Medford in Middlesex County, Massachusetts — The American Northeast (New England)
Captain Isaac Hall Hitching Post
Mayor Michael J. McGlynn
Joseph E. DeCroteau
Major Thomas E. Convery USAF Ret.
The Medford Historical Society
Location. 42° 25.119′ N, 71° 6.653′ W. Marker is in Medford, Massachusetts, in Middlesex County. Marker is on High Street (Massachusetts Route 60), on the right when traveling west. Click for map. Marker is at or near this postal address: 43 High Street, Medford MA 02155, United States of America.
Other nearby markers. At least 8 other markers are within 2 miles of this marker, measured as the crow flies. “Jingle Bells” Composed Here (within shouting distance of this marker); “Grandfatherís House” (approx. 0.3 miles away); Royall House (approx. 0.4 miles away); The Peter Tufts (Cradock) House (approx. one mile away); Powder House (approx. 1.2 miles away); Harris Delta Malden Spanish War Veterans Monument (approx. 1.6 miles away); Molyneaux Circle (approx. 1.9 miles away). Click for a list of all markers in Medford.
Regarding Captain Isaac Hall Hitching Post. The home of Captain Hall is one block north of the Mystic River. In the poem Paul Revereís Ride, Henry Wadsworth Longfellow told how Revere crossed this particular river on his way toward Lexington and Concord to warn of the British advance:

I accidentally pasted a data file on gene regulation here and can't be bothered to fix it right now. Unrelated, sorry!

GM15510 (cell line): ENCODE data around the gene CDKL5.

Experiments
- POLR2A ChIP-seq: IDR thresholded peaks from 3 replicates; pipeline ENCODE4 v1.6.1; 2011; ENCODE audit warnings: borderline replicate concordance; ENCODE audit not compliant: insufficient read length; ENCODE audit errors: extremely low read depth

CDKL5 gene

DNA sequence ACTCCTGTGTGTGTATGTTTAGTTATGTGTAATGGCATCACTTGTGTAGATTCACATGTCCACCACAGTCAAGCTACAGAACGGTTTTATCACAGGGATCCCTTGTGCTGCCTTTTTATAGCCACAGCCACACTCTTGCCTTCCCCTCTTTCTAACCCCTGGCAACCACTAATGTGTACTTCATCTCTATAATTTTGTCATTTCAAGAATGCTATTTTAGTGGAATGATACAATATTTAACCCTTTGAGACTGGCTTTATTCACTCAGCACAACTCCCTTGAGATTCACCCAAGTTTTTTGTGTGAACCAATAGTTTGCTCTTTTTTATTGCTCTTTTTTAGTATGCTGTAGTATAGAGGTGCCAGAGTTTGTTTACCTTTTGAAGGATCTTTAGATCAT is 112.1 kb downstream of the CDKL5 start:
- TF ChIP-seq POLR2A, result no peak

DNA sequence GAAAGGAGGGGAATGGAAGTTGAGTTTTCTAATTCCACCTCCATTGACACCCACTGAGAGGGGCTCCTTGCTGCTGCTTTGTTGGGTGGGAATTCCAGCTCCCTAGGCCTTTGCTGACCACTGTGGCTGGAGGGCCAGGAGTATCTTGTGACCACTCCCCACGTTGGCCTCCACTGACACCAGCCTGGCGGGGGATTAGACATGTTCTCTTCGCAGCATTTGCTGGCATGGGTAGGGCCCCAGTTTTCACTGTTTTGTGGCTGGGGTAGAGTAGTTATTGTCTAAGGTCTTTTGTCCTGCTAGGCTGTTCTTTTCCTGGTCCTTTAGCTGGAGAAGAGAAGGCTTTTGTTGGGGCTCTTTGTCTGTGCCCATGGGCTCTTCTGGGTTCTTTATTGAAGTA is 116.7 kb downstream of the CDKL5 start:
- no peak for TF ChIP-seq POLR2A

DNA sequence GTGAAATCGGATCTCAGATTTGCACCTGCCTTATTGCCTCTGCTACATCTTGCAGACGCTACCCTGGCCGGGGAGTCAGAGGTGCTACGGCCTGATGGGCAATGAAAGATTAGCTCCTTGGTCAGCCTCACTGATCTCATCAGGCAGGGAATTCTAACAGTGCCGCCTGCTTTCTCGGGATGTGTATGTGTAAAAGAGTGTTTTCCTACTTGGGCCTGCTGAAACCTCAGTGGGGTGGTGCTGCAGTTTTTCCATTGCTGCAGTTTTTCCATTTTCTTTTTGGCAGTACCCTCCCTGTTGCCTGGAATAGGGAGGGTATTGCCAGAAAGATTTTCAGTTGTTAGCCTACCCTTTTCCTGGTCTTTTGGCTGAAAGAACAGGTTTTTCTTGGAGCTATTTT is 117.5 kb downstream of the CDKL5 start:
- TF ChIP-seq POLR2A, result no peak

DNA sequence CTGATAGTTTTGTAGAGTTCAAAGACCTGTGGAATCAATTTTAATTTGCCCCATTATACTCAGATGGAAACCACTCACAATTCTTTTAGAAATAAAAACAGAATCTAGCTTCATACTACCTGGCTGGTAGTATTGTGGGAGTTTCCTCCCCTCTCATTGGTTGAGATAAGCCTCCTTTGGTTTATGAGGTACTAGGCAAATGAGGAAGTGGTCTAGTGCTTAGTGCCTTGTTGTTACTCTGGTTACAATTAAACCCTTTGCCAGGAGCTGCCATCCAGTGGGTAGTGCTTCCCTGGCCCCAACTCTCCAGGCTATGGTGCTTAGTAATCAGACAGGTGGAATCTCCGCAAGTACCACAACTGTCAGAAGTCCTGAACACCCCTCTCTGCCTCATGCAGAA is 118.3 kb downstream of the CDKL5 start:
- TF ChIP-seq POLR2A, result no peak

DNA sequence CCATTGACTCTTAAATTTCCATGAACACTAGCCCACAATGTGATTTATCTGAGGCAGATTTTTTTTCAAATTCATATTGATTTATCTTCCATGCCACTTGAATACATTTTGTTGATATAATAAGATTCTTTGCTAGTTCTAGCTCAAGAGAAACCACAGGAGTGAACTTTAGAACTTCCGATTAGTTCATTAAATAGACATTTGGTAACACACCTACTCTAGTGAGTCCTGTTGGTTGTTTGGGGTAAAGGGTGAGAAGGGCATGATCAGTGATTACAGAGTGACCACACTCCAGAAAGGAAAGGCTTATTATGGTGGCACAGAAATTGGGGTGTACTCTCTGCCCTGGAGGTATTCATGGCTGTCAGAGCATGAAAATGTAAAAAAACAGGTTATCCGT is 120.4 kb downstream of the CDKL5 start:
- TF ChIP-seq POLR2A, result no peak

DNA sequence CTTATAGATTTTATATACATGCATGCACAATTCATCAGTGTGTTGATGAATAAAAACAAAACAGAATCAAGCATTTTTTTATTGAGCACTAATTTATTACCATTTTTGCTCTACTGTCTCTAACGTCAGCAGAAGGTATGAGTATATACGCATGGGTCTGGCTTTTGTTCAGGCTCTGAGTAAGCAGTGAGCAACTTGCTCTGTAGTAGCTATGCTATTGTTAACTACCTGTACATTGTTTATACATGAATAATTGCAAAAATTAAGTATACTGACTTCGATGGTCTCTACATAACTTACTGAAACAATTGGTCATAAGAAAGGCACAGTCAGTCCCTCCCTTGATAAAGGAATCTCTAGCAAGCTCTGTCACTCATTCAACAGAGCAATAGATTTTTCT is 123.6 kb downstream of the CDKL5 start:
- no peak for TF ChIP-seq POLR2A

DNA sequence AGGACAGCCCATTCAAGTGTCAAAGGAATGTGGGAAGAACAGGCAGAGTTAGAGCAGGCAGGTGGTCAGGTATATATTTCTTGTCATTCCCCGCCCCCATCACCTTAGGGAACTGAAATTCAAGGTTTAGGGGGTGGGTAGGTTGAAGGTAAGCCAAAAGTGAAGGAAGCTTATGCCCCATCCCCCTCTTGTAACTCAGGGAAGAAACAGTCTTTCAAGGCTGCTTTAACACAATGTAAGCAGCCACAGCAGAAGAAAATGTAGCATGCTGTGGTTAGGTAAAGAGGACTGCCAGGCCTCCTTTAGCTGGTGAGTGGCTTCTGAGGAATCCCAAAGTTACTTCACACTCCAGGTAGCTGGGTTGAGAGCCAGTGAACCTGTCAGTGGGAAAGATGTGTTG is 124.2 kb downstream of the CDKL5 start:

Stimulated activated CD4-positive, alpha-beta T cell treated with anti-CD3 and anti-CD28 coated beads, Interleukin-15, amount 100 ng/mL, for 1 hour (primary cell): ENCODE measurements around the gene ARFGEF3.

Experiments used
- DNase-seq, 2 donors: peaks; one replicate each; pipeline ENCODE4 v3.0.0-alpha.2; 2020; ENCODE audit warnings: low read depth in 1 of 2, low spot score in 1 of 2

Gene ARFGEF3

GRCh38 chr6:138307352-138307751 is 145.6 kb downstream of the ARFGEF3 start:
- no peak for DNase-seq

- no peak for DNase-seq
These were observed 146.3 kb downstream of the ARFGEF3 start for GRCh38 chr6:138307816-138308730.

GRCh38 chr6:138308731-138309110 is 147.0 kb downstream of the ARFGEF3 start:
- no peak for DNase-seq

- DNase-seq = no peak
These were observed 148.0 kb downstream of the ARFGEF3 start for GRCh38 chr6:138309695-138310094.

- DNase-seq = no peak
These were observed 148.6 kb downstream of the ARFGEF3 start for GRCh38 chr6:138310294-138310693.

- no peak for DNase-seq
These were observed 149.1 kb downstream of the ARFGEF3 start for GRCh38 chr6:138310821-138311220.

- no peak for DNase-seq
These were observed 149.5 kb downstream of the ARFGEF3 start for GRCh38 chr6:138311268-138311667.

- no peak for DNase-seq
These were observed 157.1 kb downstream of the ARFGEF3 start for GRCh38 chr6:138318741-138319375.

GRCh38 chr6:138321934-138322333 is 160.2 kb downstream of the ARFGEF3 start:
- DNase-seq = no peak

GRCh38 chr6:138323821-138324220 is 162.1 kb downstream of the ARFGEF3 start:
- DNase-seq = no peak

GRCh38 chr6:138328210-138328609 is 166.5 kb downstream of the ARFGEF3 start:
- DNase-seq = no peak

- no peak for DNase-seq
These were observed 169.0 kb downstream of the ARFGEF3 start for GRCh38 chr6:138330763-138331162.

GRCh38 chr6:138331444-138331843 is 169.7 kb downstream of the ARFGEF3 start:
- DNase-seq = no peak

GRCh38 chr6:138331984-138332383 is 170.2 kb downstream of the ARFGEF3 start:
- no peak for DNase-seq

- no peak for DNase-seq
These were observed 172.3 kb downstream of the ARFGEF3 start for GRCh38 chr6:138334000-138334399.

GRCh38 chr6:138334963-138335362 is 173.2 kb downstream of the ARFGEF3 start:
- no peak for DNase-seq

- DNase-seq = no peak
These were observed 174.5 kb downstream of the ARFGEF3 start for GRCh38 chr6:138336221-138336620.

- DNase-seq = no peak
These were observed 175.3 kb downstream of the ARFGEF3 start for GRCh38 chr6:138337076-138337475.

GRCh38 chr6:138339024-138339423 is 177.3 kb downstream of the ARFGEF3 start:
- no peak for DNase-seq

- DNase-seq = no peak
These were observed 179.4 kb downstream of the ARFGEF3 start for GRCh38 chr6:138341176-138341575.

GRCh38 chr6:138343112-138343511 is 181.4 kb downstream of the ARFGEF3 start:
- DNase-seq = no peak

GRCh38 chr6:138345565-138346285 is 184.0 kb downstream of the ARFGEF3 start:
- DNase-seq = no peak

It was twelve by the village clock,
When he crossed the bridge into Medford town.
He heard the crowing of the cock,
And the barking of the farmerís dog,
And felt the damp of the river fog
That rises after the sun goes down.†.†.†.
Revere, with fellow riders William Dawes and Samuel Prescott, would spread the alarm “through every Middlesex village and farm” at the start of the American Revolution.
Categories. • Colonial Era • Patriots & Patriotism • War, US Revolutionary •
Credits. This page originally submitted on , by Roger W. Sinnott of Chelmsford, Massachusetts. This page has been viewed 212 times since then and 68 times this year. Photos: 1, 2, 3. submitted on , by Roger W. Sinnott of Chelmsford, Massachusetts. • Bill Pfingsten was the editor who published this page. This page was last revised on June 16, 2016.